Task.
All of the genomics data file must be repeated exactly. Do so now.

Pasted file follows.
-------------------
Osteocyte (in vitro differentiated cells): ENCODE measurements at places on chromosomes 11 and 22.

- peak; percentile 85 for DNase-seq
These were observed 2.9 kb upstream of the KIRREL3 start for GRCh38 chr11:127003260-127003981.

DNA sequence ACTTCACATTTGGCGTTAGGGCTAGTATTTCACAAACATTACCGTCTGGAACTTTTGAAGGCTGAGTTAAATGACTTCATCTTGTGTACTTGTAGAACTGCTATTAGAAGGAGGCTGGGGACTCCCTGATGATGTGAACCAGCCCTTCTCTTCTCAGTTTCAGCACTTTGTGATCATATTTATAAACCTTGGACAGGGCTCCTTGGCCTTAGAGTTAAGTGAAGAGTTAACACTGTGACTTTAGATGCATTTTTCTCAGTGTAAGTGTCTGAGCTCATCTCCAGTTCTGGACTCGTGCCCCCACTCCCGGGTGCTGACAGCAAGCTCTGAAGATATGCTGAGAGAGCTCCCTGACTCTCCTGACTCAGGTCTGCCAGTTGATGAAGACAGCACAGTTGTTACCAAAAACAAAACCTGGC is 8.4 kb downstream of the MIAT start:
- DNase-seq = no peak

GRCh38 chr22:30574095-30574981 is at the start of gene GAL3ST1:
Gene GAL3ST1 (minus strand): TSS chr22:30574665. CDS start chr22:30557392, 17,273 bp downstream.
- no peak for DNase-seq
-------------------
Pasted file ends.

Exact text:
Osteocyte (in vitro differentiated cells): ENCODE measurements at places on chromosomes 11 and 22.

- peak; percentile 85 for DNase-seq
These were observed 2.9 kb upstream of the KIRREL3 start for GRCh38 chr11:127003260-127003981.

DNA sequence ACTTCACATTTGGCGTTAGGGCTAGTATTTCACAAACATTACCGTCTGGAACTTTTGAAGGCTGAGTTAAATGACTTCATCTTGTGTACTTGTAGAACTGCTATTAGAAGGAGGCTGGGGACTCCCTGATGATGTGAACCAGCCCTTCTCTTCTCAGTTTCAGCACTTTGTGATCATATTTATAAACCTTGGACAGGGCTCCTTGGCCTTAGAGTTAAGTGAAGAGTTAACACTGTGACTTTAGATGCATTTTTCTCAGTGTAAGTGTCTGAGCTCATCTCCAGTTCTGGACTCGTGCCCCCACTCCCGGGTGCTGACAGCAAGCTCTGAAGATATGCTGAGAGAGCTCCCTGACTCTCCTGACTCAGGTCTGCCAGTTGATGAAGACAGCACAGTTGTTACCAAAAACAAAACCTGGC is 8.4 kb downstream of the MIAT start:
- DNase-seq = no peak

GRCh38 chr22:30574095-30574981 is at the start of gene GAL3ST1:
Gene GAL3ST1 (minus strand): TSS chr22:30574665. CDS start chr22:30557392, 17,273 bp downstream.
- no peak for DNase-seq